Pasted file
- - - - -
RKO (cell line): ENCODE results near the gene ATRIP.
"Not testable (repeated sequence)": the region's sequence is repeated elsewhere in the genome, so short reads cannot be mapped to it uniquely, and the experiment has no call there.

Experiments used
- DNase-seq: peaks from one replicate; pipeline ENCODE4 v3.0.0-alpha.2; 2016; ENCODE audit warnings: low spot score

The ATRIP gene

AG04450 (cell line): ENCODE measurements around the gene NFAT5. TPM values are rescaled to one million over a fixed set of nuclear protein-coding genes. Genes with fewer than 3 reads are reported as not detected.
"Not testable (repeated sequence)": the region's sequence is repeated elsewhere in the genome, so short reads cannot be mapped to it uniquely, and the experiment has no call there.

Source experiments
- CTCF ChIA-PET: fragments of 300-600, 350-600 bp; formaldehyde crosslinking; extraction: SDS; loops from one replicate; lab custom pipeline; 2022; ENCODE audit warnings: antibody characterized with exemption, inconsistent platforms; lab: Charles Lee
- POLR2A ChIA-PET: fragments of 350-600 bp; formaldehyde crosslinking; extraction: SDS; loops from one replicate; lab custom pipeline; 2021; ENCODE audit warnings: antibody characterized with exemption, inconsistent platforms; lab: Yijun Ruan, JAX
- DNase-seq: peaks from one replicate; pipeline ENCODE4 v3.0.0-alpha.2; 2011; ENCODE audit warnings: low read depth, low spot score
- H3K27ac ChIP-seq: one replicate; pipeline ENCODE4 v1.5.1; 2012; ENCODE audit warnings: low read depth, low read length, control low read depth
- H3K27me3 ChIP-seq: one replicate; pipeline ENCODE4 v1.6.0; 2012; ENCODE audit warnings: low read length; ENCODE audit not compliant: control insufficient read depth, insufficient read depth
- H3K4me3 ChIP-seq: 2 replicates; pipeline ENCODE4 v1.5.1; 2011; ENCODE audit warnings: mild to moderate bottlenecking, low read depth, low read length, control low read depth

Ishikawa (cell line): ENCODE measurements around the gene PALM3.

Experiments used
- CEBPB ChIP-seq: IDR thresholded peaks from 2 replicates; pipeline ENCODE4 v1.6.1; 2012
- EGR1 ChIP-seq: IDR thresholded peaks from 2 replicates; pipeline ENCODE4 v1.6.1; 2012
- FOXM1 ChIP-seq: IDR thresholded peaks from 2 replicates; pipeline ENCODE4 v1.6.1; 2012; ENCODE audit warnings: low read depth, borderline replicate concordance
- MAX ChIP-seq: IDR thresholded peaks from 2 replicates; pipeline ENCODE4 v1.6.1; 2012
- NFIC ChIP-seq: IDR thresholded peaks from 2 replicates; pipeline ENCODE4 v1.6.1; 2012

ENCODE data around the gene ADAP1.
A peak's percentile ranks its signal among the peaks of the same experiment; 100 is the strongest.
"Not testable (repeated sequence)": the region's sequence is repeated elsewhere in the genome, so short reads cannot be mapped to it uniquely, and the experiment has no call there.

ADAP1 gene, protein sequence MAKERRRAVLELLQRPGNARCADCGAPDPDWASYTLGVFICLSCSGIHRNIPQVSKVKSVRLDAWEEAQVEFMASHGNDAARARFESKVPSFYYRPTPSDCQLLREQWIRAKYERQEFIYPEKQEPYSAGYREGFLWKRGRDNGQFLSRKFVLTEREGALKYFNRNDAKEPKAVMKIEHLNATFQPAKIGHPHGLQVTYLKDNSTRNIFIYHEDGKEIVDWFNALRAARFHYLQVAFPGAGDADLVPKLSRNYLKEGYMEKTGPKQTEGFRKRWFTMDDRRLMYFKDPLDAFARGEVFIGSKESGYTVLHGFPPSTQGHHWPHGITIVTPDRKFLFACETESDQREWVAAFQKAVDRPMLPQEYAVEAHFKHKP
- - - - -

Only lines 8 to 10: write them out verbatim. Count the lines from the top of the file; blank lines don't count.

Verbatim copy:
Source experiments
- CTCF ChIA-PET: fragments of 300-600, 350-600 bp; formaldehyde crosslinking; extraction: SDS; loops from one replicate; lab custom pipeline; 2022; ENCODE audit warnings: antibody characterized with exemption, inconsistent platforms; lab: Charles Lee
- POLR2A ChIA-PET: fragments of 350-600 bp; formaldehyde crosslinking; extraction: SDS; loops from one replicate; lab custom pipeline; 2021; ENCODE audit warnings: antibody characterized with exemption, inconsistent platforms; lab: Yijun Ruan, JAX